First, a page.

U.S. hiring picked up in January and wages rose at the fastest annual pace since the recession ended, as the economy's steady move toward full employment extended into 2018.
Nonfarm payrolls rose 200,000 -- compared with the median estimate of economists for a 180,000 increase -- after an upwardly revised 160,000 advance, Labor Department figures showed Friday. The jobless rate held at 4.1 percent, matching the lowest since 2000, while average hourly earnings rose a more-than-expected 2.9 percent from a year earlier, the most since June 2009.
Treasury yields and the dollar gained, while stock futures remained lower, as the data reinforced the Fed's outlook for three interest-rate hikes this year under incoming Chairman Jerome Powell, including one that investors expect in March. The figures may also add to the likelihood of a fourth rate increase in 2018.
The report puts the nation closer to maximum employment -- one of the goals of the Federal Reserve -- and sets a solid tone for hiring this year following continued gains in payrolls in 2017. That could be starting to generate a long-awaited, sustained pickup in wages and boost demand in this expansion, which may also get a lift this year from tax-cut legislation signed by President Donald Trump in December.
"The gain in wages will add to concerns that inflationary pressures are building in the economy," said Michael Feroli, chief U.S. Economist at JPMorgan Chase, who correctly projected the payrolls gain. "It solidifies expectations that the Fed will hike in March. The question is, what will they signal for hikes after that?"
The Labor Department's figures included its annual benchmark update to the establishment survey, spanning payrolls, hours and earnings over the past five years.
Average hourly earnings rose 0.3 percent from the prior month following an upwardly revised 0.4 percent gain, the report showed. The 2.9 advance from a year earlier -- which partly reflected a downward revision to the January 2017 wage figure -- compared with projections for a 2.6 percent increase. December's gain was revised upward to 2.7 percent.
Given the extent of revisions to past data, it may take some more time to determine whether wages -- which have been the soft spot of an otherwise strong job market -- are undergoing a more durable acceleration. During most of this expansion, businesses across the economy have largely resisted giving out more generous paychecks even as labor-market slack continued to diminish.
In addition, 18 states began the new year with higher minimum wages, and some companies have recently announced bonuses and salary increases following the passage of the tax-cut legislation. While determining the exact impact may be difficult, economists expect these developments will boost worker pay in 2018.
Faster wage growth also have the potential to feed into price gains. Fed policy makers this week left borrowing costs unchanged while adding emphasis to their plan for more hikes at a gradual pace. They also said inflation is expected to move up this year and to stabilize around their goal.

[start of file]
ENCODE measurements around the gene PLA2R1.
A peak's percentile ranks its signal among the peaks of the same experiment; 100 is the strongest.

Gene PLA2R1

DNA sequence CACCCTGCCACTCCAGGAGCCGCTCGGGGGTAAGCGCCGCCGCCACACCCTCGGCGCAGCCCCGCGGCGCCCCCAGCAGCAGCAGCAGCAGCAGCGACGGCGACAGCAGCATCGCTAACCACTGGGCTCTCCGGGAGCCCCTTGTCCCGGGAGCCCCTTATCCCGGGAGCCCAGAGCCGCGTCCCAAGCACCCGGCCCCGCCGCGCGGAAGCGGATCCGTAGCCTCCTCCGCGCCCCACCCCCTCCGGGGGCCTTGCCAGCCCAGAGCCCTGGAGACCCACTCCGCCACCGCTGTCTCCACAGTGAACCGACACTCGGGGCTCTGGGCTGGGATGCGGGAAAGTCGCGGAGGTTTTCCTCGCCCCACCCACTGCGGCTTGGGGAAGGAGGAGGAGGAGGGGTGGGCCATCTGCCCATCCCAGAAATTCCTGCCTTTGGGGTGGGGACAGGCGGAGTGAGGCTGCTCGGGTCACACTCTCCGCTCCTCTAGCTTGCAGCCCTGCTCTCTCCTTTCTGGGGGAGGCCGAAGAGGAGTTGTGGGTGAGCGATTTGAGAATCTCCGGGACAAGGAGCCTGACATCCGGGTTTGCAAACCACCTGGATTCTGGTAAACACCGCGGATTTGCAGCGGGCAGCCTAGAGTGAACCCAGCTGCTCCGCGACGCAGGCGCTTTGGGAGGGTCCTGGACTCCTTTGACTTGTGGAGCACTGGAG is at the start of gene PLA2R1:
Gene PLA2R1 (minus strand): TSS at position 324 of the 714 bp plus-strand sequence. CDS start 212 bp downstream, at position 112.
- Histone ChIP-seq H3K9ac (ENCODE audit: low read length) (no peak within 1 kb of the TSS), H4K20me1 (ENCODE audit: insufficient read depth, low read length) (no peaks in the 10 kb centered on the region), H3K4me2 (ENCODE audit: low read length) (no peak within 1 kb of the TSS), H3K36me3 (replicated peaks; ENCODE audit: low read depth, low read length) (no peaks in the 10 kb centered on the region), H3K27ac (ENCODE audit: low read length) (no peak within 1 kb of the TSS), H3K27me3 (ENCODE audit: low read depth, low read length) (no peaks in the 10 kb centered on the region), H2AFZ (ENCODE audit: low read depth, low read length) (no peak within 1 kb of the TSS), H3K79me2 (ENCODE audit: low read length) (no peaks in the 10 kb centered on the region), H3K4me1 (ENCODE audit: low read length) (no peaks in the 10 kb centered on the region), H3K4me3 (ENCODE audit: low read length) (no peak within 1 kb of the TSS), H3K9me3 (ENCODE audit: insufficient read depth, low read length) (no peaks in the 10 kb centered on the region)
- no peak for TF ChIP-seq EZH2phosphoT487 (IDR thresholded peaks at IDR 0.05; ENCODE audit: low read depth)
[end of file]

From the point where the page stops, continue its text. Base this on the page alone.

Revisions to prior reports subtracted a total of 24,000 jobs to payrolls in the previous two months, as November's total was changed to 216,000 from 252,000, according to the report.
For all of 2017, the picture was more positive, with 2.17 million created in Trump's first year as president, revised from a previous estimate of 2.06 million; in 2016, the last full year under President Barack Obama, the total was 2.34 million jobs.
The breakdown of January data across industries showed strength across industries, especially in goods-producing jobs: Construction payrolls rose by 36,000 and manufacturing added 15,000 workers. That's in line with the resurgence in factory activity and rebound in housing.
Service providers added 139,000 employees. Retailers increased headcounts by 15,400 positions in January, following a 25,600 decrease. The category of warehousing and storage -- partly associated with Internet shopping -- added 11,100 jobs, the report showed.
One weaker spot in the report was the average workweek for all private employees, which unexpectedly decreased to 34.3 hours from 34.5 hours.
Adjustments to population estimates starting in January make the unemployment and participation rates difficult to compare with previous months. When removing these adjustments, the labor force rose by 185,000.
- The U-6, or underemployment rate, rose to 8.2 percent from 8.1 percent. The measure includes part-time workers who'd prefer a full-time position and people who want a job but aren't actively looking.
- People working part-time for economic reasons rose by 74,000 to 4.99 million in January, though months aren't directly comparable Participation rate was unchanged at 62.7 percent; the rate, hovering near the lowest level since the 1970s, will continue facing downward pressure as older workers retire.
- Total private employment rose by 196,000 (est. 181,000) after increasing 166,000; government payrolls rose by 4,000.
- The number of people out of work for 27 weeks or longer, or the so-called long-term unemployed, fell as a share of all jobless to 21.5 percent from 22.9 percent.
- Economists reckon monthly payroll gains of about 100,000 are enough to keep pushing down the unemployment rate, which is derived from a separate Labor Department survey of households.
Bloomberg's Chris Middleton and Sophie Caronello contributed.